Seed fears that the same thing will transpire in connection with the allegedly looming Coty, KKW deal, one that Seed claims is not merely a “collaboration” as widely reported by the media, but instead, will take the form of “a majority-stake investment in KKW” by Coty in furtherance of which “representatives of Coty have requested certain disclosures from KKW, including but not limited to copies of material commercial agreements,” which Seed says would encompass an array of its trade secret information. 

As a result of Jenner’s “previous failures to provide a clear answer related to the disclosure” of such alleged trade secret information, and “because of the imminent discussions between KKW and Coty,” Seed Beauty argues that it is “gravely concerned that KKW will disclosure Seed Beauty trade secrets to Coty,” and asks the court to formally prevent the budding brand from doing so.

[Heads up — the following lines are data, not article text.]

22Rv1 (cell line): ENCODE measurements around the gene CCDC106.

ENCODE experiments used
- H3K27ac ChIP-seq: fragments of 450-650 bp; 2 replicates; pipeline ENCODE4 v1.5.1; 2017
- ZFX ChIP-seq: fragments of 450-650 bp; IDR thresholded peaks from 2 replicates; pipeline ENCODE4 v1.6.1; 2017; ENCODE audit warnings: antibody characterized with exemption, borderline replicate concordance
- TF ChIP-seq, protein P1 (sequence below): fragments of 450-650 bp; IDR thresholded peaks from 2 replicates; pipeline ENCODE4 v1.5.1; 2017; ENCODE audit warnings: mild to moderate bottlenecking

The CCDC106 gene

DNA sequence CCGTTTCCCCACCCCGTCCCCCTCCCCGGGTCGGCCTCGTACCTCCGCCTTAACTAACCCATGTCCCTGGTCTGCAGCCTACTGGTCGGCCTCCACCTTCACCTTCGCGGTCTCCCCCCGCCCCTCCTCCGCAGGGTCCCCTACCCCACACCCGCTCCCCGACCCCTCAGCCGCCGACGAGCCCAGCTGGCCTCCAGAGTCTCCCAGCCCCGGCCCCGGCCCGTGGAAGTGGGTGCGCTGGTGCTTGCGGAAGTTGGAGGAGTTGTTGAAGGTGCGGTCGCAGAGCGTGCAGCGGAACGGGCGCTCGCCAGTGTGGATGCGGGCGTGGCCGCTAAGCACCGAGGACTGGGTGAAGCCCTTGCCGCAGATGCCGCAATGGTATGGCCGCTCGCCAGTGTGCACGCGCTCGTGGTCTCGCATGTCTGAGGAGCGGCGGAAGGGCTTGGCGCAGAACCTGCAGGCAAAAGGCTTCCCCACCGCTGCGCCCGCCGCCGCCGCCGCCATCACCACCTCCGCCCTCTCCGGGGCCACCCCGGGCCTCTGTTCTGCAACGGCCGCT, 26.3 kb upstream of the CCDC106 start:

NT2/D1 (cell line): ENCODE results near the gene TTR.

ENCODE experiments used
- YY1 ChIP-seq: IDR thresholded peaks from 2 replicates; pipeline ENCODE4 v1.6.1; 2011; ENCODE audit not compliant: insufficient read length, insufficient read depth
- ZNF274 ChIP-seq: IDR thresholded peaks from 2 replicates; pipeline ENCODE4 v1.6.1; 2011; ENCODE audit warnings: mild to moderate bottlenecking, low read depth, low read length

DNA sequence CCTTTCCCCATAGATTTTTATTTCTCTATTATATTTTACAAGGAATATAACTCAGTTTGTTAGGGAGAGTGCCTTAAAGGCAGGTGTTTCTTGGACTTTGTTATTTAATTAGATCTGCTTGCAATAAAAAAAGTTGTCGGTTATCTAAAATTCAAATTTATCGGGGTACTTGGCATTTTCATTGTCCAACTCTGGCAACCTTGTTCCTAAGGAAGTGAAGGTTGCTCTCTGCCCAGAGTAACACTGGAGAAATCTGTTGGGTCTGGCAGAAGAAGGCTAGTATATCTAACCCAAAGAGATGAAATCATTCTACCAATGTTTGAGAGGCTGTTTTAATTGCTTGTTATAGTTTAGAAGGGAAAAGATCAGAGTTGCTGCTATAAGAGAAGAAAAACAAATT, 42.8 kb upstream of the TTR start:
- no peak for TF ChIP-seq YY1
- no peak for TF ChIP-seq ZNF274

While trade secret information is generally part of what a buyer is getting when it acquires another company, in much the same way as it assumes ownership of other key intangible assets, such as trademarks, the situation is complicated here due to the fact that the confidential information at play is not owned by KKW and instead, remains the property of Seed Beauty. 

With that in mind, Seed sets out claims of Misappropriation of Trade Secrets in Violation of California Uniform Trade Secret Act and Declaratory Relief, asking the court to immediately and permanently bar KKW from disclosing the confidential information at play “to Coty or any other similarly-situated third party.” The company is also seeking damages and costs to be proven at trial.